Spousal Caregiving: How Dementia Changes a Marriage

When people plan for the future, they often think about when they will get married, how many children they will have and where they will live. Once children come along, many figure that it’s a good time to create a will and plan for future care needs. Some people, however, do not, leaving there to be some fear and stress when a health crisis occurs. This leaves their family members responsible for choosing how they are to be cared for. Most often, this choice lays on their spouses. Depending on what health needs are present, most spouses elect to care for their loved ones on their own at home. Depending on the disease, this can be difficult. One of the biggest issues that can become present when adults age is dementia. “Alzheimer’s disease and other forms of dementia present a very difficult challenge for spouses,” says Robin Crum, Executive Director of YourLife™ of Pensacola, a Memory Care community in Pensacola, FL. “Because of how dementia affects seniors, their minds and their abilities, caring for a spouse may cause challenges and strains on your marriage in a number of ways. Whether it affects your finances, ability to communicate or stress level, it’s important to understand what changes might lie ahead so you can plan for the future accordingly and provide the level of care your spouse needs and deserves.”

What Challenges Can Dementia Present in a Marriage?

According to AARP, spousal caregivers want to do what is best for their loved one, but often become demoralized and ground down from ongoing demands and lack of recognition and acknowledgment. Other challenges can also arise, such as: Changes in dynamics & balance When you are caring for a spouse with dementia, a lot of the household tasks may fall on you, including all their care. This may mean some passion and friendship may be removed from your marriage, but it’s important to try to minimize the effects as much as possible. Lack of support Where you may be used to your spouse being there to support you, you will likely be providing most of the support. While they may ask how you are doing and if they can help, it’s likely that you’ll shoulder a lot of the emotional aspects on your own. It’s important to still ask them to listen, however.

How Can Spouses Cope with These Changes?

According to AARP, there may be some ways to decrease the challenges that spousal caregiving can present, while decreasing your risk of physical and mental exhaustion. Consider some of the following: 1. Find a different way to connect. Your marriage may not be the same as it was before, but it can still be fulfilling. Do things you used to love together, adapt activities so your spouse can continue participating. Hold hands and don’t talk about caregiving or health needs when you are spending quality time together. 2. Take care of your body. It’s important for you to continue eating well and exercising. Try to eat nutritious meals and include your spouse in activities. For example, if possible, go for a walk or put on some music your loved one likes and dance together. 3. Spend time together outdoors when possible. Spend the day outside with your spouse. Walk through nature, go for lunch and sit outside if your loved one is able to. Spending time outside can not only relax you, but can help to calm those with dementia, as well. 4. Take your emotions seriously. Are you feeling worn out and tired? Know you don’t need to do everything at once and that it’s ok if you take a break. Are you feeling agitated? Walk away for a moment. Fighting with a spouse with dementia is not a good idea because they may become aggressive. Be sure to take their feelings into consideration as well, because it’s not an easy time for them either. 5. Take time for you and treat yourself. You can’t pour from an empty cup. There’s nothing wrong with taking time for yourself. Do something you love, like reading or shopping. Meet a friend or family member for lunch or simply nap. Whatever makes you feel refreshed and rejuvenated is a good idea. 6. Ask for help. Caregivers don’t often ask for help, however, it’s necessary in order to keep yourself healthy and well. It’s important to realize that you can’t do it all, no matter how hard you try. Ask friends and family for assistance with everyday tasks. Be specific in what you need from them because many times, they don’t know or understand the amount of work you do. For more information about spousal caregiving or to learn ways to cope with the changes you are facing, contact the team at YourLife of Pensacola. We would be happy to help you through your caregiving journey.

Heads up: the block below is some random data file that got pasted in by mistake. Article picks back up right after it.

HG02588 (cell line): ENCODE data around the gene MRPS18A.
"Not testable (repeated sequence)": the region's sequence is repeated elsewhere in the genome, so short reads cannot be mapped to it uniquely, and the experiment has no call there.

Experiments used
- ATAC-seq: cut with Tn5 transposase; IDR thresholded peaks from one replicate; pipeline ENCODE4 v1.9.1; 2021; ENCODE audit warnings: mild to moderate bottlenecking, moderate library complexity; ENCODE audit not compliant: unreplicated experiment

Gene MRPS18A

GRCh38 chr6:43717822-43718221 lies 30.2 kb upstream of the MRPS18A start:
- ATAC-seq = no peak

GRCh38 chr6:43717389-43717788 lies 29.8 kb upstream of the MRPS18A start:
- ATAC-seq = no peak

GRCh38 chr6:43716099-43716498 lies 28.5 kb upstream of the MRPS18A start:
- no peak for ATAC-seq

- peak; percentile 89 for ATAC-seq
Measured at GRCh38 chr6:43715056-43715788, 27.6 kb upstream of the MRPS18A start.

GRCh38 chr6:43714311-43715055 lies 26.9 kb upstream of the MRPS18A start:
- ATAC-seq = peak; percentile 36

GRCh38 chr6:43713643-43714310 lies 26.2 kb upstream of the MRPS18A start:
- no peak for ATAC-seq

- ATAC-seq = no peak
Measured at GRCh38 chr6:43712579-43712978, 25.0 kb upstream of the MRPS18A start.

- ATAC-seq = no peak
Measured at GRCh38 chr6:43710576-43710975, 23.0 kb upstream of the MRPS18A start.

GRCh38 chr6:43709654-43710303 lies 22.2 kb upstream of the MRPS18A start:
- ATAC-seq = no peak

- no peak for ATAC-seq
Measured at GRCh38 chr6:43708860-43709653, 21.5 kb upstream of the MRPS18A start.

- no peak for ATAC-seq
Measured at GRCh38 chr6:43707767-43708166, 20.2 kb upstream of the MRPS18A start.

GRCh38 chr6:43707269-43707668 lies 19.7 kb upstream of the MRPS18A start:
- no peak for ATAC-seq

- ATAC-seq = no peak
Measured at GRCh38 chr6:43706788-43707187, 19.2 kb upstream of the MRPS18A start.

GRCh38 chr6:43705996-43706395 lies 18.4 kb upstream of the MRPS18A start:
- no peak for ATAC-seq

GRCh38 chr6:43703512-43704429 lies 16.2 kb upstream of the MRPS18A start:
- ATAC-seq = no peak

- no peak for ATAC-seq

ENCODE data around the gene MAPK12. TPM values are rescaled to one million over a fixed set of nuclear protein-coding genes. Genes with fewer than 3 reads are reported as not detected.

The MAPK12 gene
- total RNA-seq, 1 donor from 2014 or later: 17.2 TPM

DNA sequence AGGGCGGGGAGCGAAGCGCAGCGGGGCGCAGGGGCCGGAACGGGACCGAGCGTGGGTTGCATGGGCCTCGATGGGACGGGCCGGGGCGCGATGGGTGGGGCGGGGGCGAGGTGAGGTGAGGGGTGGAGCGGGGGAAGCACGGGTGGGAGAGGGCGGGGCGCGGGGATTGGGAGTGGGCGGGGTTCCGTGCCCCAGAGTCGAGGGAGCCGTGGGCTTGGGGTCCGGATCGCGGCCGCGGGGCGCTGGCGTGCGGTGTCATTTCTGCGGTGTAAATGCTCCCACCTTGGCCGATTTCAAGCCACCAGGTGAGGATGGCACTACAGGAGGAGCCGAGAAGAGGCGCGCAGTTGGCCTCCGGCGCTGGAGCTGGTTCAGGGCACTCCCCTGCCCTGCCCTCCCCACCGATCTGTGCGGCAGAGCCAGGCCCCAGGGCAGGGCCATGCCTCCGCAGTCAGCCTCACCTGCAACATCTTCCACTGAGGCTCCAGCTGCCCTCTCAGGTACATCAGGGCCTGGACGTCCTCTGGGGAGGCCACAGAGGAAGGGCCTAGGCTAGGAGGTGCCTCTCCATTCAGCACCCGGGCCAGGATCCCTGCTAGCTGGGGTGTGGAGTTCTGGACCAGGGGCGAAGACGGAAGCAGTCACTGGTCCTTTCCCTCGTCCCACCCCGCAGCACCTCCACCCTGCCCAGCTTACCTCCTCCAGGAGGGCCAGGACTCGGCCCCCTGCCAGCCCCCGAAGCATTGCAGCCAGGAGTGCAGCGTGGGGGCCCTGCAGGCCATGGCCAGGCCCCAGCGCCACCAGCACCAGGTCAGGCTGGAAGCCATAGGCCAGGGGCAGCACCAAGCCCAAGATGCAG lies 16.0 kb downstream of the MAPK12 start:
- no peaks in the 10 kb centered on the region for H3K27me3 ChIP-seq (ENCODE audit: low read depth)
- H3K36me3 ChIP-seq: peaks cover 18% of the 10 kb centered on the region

The Memory Care Your Loved One Deserves.

Offering the very best in Memory Care, YourLife of Pensacola was designed specifically with residents in mind. We’ve created a community where residents can define their own lifestyle, based on their preferences, needs and story, all while having the peace of mind of 24-hour support and the freedom to define their own lifestyles. Because we focus solely on Memory Care, all of our resources and attention are on catering to each resident’s needs while providing unequaled peace of mind for families. Our licensed nurses and YourLife Personal Care Specialists are on site 24 hours a day, seven days a week, to provide personally inspired care and support, no matter what your needs. With such dedicated care, our residents have the support they need to live as independently and engaged as possible. At YourLife of Pensacola, YourStory comes to life. Whether you want to enjoy our exclusive activities and YourStory programming, spend time exploring our services and amenities, relax in our easy-to-navigate Memory Care neighborhoods and living areas or try something new, the choice is entirely up to you. Contact us to learn more! Call us at 850-898-3334 for more information or to schedule a personal visit today.